A researcher at Iowa State University has found that babies, as young as five months old, can distinguish the difference between happy and sad songs. ISU Assistant Professor of Psychology Douglas Gentile monitored the reactions of nearly 100 babies with researchers from Minnesota and Utah.
The babies heard a variety of tunes, from upbeat numbers like "Ode to Joy" to gloomy songs like Beethoven’s "Symphony Number Seven". Gentile says they found out what many parents suspect – babies can make sense of the world long before they can talk. In addition, the research provides more evidence of the emotional power of music.
"When you’re choosing a CD to put on, we almost always do it based on an emotional choice. We pick music that either matches our current mood or is going to change our mood in some direction," Gentile said. "This study shows that even babies pick up on this ‘mood effect’ of music." As children get older, many parents grow concerned with the lyrics their kids are hearing in music.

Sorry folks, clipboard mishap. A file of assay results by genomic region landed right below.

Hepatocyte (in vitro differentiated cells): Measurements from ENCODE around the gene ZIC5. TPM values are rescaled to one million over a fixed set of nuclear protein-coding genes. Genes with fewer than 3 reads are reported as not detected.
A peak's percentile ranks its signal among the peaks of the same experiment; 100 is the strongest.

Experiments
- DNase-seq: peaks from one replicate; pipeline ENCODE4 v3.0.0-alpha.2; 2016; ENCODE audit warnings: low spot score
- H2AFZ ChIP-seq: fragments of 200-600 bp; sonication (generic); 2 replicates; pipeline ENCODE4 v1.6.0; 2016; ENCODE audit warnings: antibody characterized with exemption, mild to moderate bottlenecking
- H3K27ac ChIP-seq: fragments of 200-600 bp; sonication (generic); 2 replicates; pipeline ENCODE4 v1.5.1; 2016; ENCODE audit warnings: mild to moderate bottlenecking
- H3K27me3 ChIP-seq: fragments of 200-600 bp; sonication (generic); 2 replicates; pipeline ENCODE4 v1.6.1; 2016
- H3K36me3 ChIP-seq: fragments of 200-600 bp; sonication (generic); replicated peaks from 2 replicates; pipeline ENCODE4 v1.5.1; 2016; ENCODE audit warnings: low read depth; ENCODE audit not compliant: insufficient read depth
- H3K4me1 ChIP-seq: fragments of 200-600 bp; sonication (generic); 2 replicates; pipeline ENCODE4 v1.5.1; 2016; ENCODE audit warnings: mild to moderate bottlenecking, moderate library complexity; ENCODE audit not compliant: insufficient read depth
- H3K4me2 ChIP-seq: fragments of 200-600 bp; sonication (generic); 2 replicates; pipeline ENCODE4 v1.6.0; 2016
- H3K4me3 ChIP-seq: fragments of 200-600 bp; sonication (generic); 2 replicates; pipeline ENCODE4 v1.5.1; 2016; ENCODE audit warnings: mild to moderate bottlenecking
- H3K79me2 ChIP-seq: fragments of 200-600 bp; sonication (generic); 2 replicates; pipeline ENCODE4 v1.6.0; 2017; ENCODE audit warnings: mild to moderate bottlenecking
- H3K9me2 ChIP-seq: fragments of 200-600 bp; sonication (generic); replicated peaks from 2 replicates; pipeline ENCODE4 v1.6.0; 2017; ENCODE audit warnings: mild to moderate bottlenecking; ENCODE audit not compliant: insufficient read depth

Gentile has studied that issue and believes parents should be more concerned with the mood of the music. "I do get more concerned if your kid is spending four hours a day listening to really angry sounding music, because that’s not likely to help their mood a whole lot and it suggests there’s something they’re feeling angry about (and) they want to explore that feeling – you might want to know what that is," Gentile said.
Gentile’s research will be published in the upcoming issue of the academic journal Infant Behavior and Development.